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Blog: Infoway Connects

Learn more about the latest development in digital health, patient stories, new findings and best practices for implementation.

Bridging the Change Leadership Gap

Posted on November 16, 2017 by Sandy Pagotto

Despite the vast array of change management models available to plan and guide change, most change initiatives fail outright or fail to achieve their full promise. Often this is because the critical factors that impact people are missing or are not appropriately considered. Successful change needs management to plan and organize, and leadership to engage and lead people through the inevitable challenges of change.

Patient Portals Enable Proactive — Rather Than Reactive — Health Care

Posted on November 16, 2017 by J. Tyler Moss 

My experience with eHealth Saskatchewan’s Citizen Health Information Portal (CHIP) began in the spring of 2016. A request went out to residents of Saskatchewan to sign on to the pilot project; I did, and became one of the initial 1,000 participants.

Top 10 Downloaded Benefits Evaluation Reports

Posted on November 15, 2017 by Kate Perkins

In the spirit of celebrating Digital Health Week, we were curious to see what benefits evaluation reports peeked the interest of website visitors over the past three years. These evaluations help us understand how our investments impact Canadians and the health care system and help inform and improve future projects. Many researchers and jurisdictional leaders use the reports as lessons learned documents for implementing, adopting and promoting digital health tools.

Life Really IS Measured By the Breaths You Take

Posted on November 14, 2017 by Linda V

When I was growing up, I wanted to be just like my big sister and one day I discovered that, alas, it was happening. I didn’t get her long black hair, rapier wit or superior intelligence. Instead, I got her chronic obstructive pulmonary disease (COPD) and her prescription for home oxygen. There was one major difference, however. She got homebound and depressed and I got telehomecare and an amazing support system.

Digital Health Can Enable Better Health Outcomes

Posted on November 13, 2017 by Nancy Lefebre

With an important focus in health care on person- and family-centered care, the move towards technology seems common-sense. People are using technology to make their lives easier. We have heard time and again, that people want care where they are — in their homes — and they want health care that seamlessly fits in to their lives. To do this successfully, we need to rethink and restructure the way care is delivered and funded, with technology as a key enabler to this. There is tremendous opportunity as we shift toward “home as the hub of care,” to expand the use of digital technology and integrated funding models.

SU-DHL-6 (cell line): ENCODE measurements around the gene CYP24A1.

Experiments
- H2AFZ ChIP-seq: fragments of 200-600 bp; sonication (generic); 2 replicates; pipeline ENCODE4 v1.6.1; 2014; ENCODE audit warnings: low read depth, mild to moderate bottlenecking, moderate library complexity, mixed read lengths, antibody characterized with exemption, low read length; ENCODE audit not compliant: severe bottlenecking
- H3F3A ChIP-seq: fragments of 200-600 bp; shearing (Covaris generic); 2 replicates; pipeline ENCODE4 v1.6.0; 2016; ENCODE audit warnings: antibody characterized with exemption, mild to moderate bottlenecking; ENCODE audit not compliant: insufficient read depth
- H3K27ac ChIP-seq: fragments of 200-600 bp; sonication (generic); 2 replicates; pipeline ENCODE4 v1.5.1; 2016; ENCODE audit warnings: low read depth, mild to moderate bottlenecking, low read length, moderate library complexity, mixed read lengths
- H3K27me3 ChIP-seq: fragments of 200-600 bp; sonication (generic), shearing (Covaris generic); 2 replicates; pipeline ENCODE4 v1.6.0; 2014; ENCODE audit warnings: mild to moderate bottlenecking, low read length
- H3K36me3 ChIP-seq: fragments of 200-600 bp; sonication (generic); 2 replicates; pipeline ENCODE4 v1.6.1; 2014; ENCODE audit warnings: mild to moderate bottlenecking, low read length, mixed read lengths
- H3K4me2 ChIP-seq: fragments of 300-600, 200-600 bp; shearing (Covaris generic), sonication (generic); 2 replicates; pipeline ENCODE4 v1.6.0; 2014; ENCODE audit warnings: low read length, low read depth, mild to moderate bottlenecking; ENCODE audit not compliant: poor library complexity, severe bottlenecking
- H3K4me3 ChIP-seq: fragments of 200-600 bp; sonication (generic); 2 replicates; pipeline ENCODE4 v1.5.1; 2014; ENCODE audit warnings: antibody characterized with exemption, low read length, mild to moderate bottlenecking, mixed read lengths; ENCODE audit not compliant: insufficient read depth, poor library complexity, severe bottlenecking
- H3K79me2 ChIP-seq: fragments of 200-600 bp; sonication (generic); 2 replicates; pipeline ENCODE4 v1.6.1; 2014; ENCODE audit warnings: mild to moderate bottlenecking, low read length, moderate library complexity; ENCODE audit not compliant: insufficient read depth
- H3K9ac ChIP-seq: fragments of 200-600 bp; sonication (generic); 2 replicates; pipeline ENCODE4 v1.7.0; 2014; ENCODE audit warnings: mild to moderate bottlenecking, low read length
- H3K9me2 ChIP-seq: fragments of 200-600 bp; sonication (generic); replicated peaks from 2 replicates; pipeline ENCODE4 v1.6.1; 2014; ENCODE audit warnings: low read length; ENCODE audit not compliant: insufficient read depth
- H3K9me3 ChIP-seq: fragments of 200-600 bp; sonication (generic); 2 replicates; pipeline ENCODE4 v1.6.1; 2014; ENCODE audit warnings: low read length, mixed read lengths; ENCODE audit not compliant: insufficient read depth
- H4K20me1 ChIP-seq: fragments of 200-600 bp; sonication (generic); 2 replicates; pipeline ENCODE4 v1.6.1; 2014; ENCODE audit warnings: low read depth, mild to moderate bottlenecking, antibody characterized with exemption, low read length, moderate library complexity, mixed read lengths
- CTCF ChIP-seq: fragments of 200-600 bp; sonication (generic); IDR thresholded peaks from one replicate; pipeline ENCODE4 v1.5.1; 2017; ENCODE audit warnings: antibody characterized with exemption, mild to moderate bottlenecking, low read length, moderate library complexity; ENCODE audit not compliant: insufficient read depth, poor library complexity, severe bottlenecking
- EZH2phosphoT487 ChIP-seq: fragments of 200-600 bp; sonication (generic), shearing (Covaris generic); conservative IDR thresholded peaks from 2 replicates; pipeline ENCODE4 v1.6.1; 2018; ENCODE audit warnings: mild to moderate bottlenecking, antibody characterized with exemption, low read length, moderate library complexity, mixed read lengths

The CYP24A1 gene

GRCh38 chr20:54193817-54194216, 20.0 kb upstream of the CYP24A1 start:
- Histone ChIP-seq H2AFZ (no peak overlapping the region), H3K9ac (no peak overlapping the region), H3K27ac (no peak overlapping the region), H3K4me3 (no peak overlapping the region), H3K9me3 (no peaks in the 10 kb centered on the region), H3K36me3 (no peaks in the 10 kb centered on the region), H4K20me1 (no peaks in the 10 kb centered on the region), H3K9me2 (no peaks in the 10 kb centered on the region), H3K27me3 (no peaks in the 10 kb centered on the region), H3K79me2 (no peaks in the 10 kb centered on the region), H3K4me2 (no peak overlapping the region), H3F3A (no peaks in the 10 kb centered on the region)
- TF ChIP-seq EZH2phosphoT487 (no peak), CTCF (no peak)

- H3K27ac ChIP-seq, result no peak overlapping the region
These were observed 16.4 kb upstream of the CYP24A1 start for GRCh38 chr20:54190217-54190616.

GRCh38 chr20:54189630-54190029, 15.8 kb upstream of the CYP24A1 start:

Making an Impact: The Future of Connected Devices

Posted on November 7, 2017, by Dr. Sunny Kumar

A few years ago, I met with a company that had designed a consumer grade technology to monitor the pattern and frequency of leg muscle contractions during cycling. The information would be fed back in real time to the individuals’ mobile device. The rationale for this was, knowledge of these parameters could improve performance and reduce injury. At the time, I recall thinking this was a “cool” innovation, but with limited impact.

EMR Adoption in Canada on the Rise

Posted on November 03, 2017 by Chad Leaver

Six years ago when I began my role at Infoway, adoption of electronic medial records among primary care practices in Canada was at 56 per cent. In the next two years, through partnerships and collaboration we established a growing body of evidence supporting the value of EMR use in primary care and released a national study in 2013 estimating the emerging value of EMR use in community-based care at $1.3 billion.